To avoid Iran ire, Japan may send ships off Yemen: report
Japanese government sources say Tokyo is not willing to join a U.S.-led naval mission purportedly aimed at protecting shipping lanes in the Persian Gulf, but is mulling over sending ships off Yemen.
The sources told Kyodo news agency that the administration of Japanese Prime Minister Shinzo Abe is reluctant to participate in the U.S.-led coalition of escorting vessels through the Strait of Hormuz to counter the alleged “Iran threat” amid concerns about possible damage to Tokyo-Tehran friendly ties.
PressTV. reported , earlier this week, U.S. Pentagon chief Mark Esper urged Japan to “strongly consider” getting “involved in this type of monitoring of the strait.”
As a compromise, the sources said, Japan is considering sending Maritime Self-Defense Force destroyers and P-3C Orion surveillance planes to the Bab el-Mandeb Strait between war-torn Yemen and the Horn of Africa.
“We can’t just do nothing,” a senior Abe administration official said.
The Japanese ships would not be part of the U.S.-proposed mission, though the area of their operations would overlap.
The Japanese government sources noted that Abe hopes to discuss the issue with U.S. President Donald Trump during a meeting on the sidelines of a G7 summit in France later this month.
The United States has been trying to persuade its allies into an international coalition with the declared aim of providing “security” for merchant shipping in the Strait of Hormuz — though which about a fifth of all oil consumed globally pass —and other strategic Middle Eastern shipping lanes.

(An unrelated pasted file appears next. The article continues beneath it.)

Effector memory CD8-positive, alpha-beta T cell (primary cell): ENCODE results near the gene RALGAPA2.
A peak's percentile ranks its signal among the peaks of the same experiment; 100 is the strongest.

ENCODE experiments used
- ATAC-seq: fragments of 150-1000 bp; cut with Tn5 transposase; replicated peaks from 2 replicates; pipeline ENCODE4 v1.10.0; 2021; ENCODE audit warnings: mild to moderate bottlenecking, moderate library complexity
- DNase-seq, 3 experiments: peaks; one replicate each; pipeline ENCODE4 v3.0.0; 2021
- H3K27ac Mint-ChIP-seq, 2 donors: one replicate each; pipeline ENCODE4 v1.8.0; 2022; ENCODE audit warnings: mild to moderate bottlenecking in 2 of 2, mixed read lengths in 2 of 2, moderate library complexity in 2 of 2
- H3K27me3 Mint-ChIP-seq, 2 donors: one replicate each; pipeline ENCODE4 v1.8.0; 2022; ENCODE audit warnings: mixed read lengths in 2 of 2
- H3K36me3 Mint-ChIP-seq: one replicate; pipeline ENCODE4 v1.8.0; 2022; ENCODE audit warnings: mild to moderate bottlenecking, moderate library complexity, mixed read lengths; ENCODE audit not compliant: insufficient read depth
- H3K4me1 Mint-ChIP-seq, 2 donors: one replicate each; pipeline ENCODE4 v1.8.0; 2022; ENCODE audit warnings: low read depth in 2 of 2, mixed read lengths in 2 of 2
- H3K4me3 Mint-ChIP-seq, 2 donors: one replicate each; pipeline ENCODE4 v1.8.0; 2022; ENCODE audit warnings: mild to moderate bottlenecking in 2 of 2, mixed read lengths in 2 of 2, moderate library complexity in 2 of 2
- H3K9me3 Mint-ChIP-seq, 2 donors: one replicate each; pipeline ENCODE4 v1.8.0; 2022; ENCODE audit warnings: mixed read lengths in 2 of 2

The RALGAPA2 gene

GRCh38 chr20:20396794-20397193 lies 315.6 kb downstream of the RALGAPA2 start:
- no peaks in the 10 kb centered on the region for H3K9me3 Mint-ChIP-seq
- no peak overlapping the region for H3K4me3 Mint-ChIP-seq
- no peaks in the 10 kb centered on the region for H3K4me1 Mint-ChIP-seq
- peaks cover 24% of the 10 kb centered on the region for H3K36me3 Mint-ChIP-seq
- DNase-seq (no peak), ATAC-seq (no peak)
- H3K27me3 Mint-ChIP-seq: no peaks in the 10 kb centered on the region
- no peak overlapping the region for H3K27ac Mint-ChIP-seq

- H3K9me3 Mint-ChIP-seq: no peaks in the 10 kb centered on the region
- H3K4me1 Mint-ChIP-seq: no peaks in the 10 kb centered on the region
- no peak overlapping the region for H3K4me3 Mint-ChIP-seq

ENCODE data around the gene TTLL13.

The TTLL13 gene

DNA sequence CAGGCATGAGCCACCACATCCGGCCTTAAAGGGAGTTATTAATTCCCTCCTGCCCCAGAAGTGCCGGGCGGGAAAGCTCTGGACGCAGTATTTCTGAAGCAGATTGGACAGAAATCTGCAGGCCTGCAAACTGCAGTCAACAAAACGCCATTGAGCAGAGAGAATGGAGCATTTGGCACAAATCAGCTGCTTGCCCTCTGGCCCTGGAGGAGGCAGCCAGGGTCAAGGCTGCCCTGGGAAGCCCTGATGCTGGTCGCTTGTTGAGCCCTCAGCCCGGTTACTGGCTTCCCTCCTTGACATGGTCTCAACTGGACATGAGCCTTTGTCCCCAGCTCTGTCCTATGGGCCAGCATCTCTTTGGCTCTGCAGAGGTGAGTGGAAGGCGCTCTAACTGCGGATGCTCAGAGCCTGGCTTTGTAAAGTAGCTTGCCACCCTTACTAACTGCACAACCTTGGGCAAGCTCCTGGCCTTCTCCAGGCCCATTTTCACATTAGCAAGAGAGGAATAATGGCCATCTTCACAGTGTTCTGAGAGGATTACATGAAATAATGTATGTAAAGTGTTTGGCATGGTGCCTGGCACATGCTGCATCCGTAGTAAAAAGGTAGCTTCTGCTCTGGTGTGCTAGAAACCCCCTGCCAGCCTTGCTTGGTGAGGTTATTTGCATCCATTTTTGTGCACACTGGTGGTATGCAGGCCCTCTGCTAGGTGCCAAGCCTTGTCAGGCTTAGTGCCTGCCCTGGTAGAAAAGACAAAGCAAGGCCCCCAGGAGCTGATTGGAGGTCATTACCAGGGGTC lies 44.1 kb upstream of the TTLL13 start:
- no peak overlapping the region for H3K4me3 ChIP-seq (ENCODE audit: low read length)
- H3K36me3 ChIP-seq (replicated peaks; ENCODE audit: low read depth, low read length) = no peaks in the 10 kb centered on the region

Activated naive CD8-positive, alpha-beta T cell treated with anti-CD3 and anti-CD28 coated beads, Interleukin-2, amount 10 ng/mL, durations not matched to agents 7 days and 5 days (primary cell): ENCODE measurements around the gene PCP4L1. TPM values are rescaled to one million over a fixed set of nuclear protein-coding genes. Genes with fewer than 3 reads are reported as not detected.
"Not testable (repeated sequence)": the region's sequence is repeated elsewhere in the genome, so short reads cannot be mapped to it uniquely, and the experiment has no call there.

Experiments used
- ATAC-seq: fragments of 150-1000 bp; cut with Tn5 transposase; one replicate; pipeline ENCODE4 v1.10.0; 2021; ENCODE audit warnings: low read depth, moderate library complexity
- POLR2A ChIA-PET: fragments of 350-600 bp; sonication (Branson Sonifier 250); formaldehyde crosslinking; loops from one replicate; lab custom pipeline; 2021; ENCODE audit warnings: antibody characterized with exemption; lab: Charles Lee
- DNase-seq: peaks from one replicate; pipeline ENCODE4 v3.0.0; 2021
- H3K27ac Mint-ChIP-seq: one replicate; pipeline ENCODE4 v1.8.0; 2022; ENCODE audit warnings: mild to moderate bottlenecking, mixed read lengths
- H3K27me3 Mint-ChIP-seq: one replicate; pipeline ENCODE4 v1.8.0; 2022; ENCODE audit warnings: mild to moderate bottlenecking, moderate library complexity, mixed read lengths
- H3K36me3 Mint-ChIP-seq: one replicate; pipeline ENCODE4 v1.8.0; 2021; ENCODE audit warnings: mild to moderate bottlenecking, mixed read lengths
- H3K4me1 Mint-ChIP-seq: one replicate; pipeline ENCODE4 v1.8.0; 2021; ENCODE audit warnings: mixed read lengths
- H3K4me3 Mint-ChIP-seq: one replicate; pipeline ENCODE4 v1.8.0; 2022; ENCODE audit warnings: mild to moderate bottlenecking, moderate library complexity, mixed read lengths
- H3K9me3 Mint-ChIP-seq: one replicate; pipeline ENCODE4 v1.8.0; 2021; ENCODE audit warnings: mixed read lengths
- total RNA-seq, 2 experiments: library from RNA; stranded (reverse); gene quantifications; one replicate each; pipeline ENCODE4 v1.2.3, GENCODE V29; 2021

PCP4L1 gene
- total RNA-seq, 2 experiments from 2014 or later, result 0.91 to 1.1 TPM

Washington claims Tehran has played a role in two separate attacks on oil tankers in the Gulf of Oman in May and June, without providing any credible evidence to support the accusations, which Iran has categorically rejected.
Germany and France have so far rebuffed requests from the Trump administration to join the military coalition in the Persian Gulf.
U.S. pressures Germany to join coalition
A spokesman for the U.S. embassy in Berlin confirmed that Ambassador Richard Grenell and other top diplomats have pressured Germany to join the mission to no avail.
“We’ve formally asked Germany to join France and the UK to help secure the Straits of Hormuz,” a senior embassy official told The Washington Free Beacon.
“Members of the German government have been clear that freedom of navigation should be protected.”
Recently, German Foreign Minister Heiko Maas stressed that his country would not join the U.S.-led mission, and warned that it was rather difficult to make progress on the initiative.
Many German politicians have reportedly expressed grave reservations about a U.S.-orchestrated naval mission in the Persian Gulf and fear that any such move could increase the risk of a military aggression on Iran.
Iranian Defense Minister Brigadier General Amir Hatami warned this week that a U.S.-led naval coalition “will only increase regional insecurity”.
Tehran says, over the course of history, Iran has been and will continue to be the most principal preserver of security and shipping freedom in the Persian Gulf, Strait of Hormuz, and Sea of Oman.
Source: Tehran Times